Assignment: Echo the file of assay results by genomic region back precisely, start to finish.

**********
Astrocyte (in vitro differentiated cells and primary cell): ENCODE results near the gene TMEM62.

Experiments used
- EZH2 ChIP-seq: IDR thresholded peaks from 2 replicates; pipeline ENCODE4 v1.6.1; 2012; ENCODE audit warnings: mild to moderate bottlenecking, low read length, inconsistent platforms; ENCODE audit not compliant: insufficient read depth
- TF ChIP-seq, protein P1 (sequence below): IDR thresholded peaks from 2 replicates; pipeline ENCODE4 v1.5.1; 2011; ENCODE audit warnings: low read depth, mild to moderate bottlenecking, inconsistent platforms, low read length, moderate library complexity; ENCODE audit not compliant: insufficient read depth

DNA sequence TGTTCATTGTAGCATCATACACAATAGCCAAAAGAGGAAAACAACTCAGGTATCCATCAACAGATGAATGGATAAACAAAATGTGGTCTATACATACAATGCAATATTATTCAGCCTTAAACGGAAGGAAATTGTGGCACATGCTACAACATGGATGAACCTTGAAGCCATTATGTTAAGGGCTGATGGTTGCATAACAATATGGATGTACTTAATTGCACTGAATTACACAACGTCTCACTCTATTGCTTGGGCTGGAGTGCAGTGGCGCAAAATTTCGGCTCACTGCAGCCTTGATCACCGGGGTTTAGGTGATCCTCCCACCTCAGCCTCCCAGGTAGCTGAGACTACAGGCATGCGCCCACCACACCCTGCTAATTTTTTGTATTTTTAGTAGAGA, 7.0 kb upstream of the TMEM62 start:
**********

Astrocyte (in vitro differentiated cells and primary cell): ENCODE results near the gene TMEM62.

Experiments used
- EZH2 ChIP-seq: IDR thresholded peaks from 2 replicates; pipeline ENCODE4 v1.6.1; 2012; ENCODE audit warnings: mild to moderate bottlenecking, low read length, inconsistent platforms; ENCODE audit not compliant: insufficient read depth
- TF ChIP-seq, protein P1 (sequence below): IDR thresholded peaks from 2 replicates; pipeline ENCODE4 v1.5.1; 2011; ENCODE audit warnings: low read depth, mild to moderate bottlenecking, inconsistent platforms, low read length, moderate library complexity; ENCODE audit not compliant: insufficient read depth

DNA sequence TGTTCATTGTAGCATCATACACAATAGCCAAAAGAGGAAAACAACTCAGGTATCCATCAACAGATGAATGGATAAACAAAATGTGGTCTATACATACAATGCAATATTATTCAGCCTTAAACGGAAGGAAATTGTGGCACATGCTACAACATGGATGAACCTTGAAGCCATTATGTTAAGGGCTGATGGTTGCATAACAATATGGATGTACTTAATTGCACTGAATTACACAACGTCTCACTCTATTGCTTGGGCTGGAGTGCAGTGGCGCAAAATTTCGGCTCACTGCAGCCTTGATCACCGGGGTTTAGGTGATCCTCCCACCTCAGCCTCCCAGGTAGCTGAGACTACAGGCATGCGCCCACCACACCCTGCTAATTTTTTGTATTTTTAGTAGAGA, 7.0 kb upstream of the TMEM62 start: